Abstract and Keywords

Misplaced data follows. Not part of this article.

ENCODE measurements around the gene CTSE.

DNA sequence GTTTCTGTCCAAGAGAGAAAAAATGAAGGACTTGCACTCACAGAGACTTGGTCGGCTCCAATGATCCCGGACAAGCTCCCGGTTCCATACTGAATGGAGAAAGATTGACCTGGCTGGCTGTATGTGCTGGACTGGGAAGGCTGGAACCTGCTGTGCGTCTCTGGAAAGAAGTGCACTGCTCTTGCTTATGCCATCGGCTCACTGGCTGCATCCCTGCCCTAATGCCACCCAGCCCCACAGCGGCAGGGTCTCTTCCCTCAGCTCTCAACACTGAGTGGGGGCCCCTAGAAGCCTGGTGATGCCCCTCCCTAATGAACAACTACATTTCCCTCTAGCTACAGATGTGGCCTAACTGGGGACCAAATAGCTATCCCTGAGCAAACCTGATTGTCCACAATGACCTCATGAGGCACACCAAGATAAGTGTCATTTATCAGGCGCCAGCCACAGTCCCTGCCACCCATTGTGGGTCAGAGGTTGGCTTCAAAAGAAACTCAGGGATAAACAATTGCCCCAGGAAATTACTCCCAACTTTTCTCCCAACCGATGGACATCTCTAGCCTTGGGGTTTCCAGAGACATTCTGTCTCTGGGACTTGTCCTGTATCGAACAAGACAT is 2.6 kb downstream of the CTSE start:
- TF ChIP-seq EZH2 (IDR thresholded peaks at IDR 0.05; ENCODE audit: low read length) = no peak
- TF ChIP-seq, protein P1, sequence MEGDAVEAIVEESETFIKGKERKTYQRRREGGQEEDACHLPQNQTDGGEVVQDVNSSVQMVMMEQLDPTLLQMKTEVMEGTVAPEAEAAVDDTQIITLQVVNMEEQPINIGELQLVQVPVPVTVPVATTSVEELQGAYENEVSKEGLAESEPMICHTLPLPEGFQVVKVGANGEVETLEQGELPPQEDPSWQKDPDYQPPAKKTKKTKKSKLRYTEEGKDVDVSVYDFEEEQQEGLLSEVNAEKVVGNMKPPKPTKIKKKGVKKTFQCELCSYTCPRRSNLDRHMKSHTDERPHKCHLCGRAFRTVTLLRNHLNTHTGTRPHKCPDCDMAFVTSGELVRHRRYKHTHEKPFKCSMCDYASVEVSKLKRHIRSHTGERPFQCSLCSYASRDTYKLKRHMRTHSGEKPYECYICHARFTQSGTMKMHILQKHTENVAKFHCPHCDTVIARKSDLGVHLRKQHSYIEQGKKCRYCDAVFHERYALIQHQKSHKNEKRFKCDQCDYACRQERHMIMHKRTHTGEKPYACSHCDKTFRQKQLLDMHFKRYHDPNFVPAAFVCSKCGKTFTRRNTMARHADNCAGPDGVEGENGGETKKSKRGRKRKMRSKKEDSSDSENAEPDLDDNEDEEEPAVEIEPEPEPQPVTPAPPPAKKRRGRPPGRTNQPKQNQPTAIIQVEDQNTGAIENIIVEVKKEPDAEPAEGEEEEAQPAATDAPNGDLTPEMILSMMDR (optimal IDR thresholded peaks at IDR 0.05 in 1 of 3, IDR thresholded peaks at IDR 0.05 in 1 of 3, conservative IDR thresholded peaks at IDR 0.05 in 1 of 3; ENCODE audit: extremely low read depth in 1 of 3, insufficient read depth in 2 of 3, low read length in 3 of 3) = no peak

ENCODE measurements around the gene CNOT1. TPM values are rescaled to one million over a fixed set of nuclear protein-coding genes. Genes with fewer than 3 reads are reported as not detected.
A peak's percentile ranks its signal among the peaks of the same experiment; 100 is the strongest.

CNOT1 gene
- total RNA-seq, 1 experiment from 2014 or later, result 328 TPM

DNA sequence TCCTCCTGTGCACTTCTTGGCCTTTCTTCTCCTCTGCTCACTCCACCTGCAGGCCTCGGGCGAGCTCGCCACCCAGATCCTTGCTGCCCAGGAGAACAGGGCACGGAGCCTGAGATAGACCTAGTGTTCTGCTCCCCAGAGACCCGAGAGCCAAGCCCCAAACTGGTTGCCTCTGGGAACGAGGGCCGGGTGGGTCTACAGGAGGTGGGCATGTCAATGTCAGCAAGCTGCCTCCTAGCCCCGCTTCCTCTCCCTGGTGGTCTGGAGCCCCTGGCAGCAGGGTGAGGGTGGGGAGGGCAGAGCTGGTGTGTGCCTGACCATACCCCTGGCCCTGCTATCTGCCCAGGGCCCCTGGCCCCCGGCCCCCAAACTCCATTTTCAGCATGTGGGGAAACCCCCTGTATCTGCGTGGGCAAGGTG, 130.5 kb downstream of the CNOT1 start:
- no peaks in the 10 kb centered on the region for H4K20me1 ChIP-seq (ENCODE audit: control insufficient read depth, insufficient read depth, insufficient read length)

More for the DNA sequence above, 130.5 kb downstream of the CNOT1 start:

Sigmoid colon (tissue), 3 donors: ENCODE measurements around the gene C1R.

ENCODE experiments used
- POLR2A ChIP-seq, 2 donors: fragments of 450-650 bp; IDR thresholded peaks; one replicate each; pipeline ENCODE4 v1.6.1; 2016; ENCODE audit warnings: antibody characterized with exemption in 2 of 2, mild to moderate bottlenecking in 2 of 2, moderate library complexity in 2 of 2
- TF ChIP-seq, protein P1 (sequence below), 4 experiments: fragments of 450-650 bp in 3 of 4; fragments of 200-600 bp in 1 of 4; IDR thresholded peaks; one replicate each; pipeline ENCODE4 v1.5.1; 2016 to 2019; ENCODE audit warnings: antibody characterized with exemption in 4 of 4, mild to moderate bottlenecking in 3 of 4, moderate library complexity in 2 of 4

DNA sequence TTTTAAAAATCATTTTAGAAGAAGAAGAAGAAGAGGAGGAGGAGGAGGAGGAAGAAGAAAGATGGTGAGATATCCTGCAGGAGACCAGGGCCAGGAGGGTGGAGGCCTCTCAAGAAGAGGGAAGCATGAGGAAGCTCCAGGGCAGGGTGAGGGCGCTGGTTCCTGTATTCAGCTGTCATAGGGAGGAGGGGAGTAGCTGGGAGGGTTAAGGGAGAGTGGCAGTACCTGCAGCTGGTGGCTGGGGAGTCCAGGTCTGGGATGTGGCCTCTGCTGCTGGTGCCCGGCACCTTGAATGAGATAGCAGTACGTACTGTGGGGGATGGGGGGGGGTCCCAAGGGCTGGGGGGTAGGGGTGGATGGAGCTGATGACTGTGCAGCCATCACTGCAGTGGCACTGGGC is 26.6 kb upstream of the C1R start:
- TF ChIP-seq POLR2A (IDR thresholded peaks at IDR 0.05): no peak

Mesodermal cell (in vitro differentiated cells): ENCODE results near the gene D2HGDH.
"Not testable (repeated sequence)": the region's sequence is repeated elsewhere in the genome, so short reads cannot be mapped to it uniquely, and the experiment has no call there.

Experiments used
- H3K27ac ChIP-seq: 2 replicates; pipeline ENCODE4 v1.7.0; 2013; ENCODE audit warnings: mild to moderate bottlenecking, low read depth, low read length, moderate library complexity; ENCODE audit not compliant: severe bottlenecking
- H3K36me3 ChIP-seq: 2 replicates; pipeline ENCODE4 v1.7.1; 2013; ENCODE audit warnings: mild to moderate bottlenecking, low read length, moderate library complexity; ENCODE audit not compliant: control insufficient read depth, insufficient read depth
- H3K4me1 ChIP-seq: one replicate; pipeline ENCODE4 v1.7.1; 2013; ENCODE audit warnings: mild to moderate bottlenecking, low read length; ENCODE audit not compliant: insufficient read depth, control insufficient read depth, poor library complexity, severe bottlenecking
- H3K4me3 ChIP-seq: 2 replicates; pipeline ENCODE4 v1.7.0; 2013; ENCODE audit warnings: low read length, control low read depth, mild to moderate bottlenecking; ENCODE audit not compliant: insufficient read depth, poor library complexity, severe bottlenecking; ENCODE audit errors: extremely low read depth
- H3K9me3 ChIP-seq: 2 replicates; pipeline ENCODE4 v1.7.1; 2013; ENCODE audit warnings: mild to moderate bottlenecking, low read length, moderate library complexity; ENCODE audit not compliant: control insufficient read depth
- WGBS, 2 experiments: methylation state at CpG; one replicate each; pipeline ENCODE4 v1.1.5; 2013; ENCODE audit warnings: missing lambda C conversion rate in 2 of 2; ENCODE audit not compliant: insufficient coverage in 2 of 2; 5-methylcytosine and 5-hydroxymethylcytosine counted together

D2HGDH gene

From the 1930s onwards, W. H. Auden has been a powerful influence on Irish poets. But because his poetry does not obviously intersect with any of the major recent narratives of Irish poetry—literary nationalism, critical revisionism—the range of his influence is under-appreciated. While his example can be felt in the adoption of specific poetic forms—the ballad, the verse-letter—his influence can be found, more generally, in a questioning of the relationship between the poet and his audience—to whom is the poem directed? What is the poem for? How should the poem compete with other forms of discourse? Looking at three Irish poets—Patrick Kavanagh, Derek Mahon, and Paul Muldoon—this essay argues that, in the grandiose wake of Yeats and the Revival writers, it is the deflationary, anti-hubristic stance of the later Auden that was crucial for the development of Irish poetry.
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